Hepatitis B Now considered routine for most travellers, it is given as three shots over six months. A rapid schedule is also available, as is a combined vaccination with Hepatitis A. Side effects are mild and uncommon, usually headache and sore arm. Lifetime protection occurs in 95% of people.
Polio Bhutan’s last case of polio was reported in 1986, but it has been reported more recently in nearby Nepal and India. Only one booster is required as an adult for lifetime protection. Inactivated polio vaccine is safe during pregnancy.
Typhoid The vaccine offers around 70% protection, lasts for two to three years and comes as a single shot. Tablets are also available; however, the injection is usually recommended as it has fewer side effects. Sore arm and fever may occur.
Varicella If you haven’t had chickenpox, discuss this vaccination with your doctor.
The following immunizations may be recommended for long-term travellers (more than one month) or those at special risk:
Japanese B Encephalitis Three injections in all. Booster recommended after two years. Sore arm and headache are the most common side effects. Rarely, an allergic reaction comprising hives and swelling can occur up to 10 days after any of the three doses.
Meningitis Single injection. There are two types of vaccination: the quadrivalent vaccine gives two to three years’ protection; meningitis group C vaccine gives around 10 years’ protection. Recommended for long-term backpackers aged under 25.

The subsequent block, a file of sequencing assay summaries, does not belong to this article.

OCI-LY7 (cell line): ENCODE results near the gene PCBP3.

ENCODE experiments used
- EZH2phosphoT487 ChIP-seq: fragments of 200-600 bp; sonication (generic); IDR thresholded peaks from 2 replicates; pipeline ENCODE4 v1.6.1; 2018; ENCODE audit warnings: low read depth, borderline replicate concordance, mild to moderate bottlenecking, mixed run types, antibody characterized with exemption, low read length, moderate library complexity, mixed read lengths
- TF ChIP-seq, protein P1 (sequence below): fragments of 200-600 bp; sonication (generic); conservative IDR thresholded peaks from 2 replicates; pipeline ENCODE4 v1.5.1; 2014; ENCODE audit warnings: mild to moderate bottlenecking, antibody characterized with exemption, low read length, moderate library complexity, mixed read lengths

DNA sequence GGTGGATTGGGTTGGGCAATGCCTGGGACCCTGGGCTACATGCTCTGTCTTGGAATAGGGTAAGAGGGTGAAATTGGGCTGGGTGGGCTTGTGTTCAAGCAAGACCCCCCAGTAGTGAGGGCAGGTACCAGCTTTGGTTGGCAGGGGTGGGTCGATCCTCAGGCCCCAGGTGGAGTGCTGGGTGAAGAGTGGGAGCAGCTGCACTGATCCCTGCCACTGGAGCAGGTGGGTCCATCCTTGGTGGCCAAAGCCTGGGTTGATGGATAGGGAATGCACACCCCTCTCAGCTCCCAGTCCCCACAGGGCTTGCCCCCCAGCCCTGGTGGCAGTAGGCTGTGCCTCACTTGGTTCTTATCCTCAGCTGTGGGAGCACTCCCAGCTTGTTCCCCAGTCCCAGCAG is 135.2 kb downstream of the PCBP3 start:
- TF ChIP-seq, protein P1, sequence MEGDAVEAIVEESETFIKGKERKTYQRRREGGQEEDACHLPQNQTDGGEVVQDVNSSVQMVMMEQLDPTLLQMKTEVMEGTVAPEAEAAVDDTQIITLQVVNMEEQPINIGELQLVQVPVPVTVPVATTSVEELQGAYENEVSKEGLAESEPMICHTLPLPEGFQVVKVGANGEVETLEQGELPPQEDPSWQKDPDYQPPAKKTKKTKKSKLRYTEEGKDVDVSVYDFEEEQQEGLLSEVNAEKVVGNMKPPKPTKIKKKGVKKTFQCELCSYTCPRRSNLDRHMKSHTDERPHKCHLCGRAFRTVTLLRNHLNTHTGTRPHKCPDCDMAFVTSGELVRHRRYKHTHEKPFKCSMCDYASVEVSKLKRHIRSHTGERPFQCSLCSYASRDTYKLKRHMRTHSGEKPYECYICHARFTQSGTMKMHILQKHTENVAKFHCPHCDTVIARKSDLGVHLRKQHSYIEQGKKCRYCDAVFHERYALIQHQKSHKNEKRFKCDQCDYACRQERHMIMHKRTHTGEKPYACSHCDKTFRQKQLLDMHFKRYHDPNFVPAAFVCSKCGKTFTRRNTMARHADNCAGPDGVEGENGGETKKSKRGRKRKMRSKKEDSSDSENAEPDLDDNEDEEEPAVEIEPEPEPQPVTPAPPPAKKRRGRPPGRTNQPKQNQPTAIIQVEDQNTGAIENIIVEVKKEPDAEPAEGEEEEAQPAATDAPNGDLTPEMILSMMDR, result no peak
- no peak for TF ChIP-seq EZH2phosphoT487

Rabies Three injections in all. A booster after one year will then provide 10 years’ protection. Side effects are rare – occasionally headache and sore arm.
Tuberculosis A complex issue. Adult long-term travellers are usually recommended to have a TB skin test before and after travel, rather than vaccination. Only one vaccine given in a lifetime.
The only vaccine required by international regulations is yellow fever. Proof of vaccination will only be required if you have visited a country in the yellow-fever zone within the six days prior to entering Bhutan. If you are travelling to Bhutan from Africa or South America, you should check to see if you require proof of vaccination.
Recommended items for a personal medical kit:
- Anti-fungal cream, eg Clotrimazole
- Antibacterial cream, eg Muciprocin
- Antibiotic for skin infections, eg Amoxicillin/Clavulanate or Cephalexin
- Antibiotics for diarrhea, eg Norfloxacin or Ciprofloxacin for bacterial diarrhea; Tinidazole for giardiasis or amoebic dysentery
- Antihistamine, eg Cetrizine for daytime and Promethazine for night
- Antiseptic, eg Betadine
- Antispasmodic for stomach cramps, eg Buscopan
- Decongestant, eg Pseudoephedrine
- DEET-based insect repellent
- Diarrhoea treatment – an oral rehydration solution (eg Gastrolyte), diarrhoea ‘stopper’ (eg Loperamide), and antinausea medication (eg Prochlorperazine)
- First-aid items such as scissors, bandages, gauze, thermometer, sterile needles and syringes, safety pins and tweezers
- Ibuprofen or other anti-inflammatory
- Iodine tablets (unless you are pregnant or have a thyroid problem) to purify water
- Laxative, eg Coloxyl
- Permethrin to impregnate clothing and mosquito nets
- Steroid cream for allergic/itchy rashes, eg 1% to 2% hydrocortisone
- Throat lozenges
- Thrush (vaginal yeast infection) treatment, eg Clotrimazole pessaries
- Ural or equivalent if you’re prone to urine infections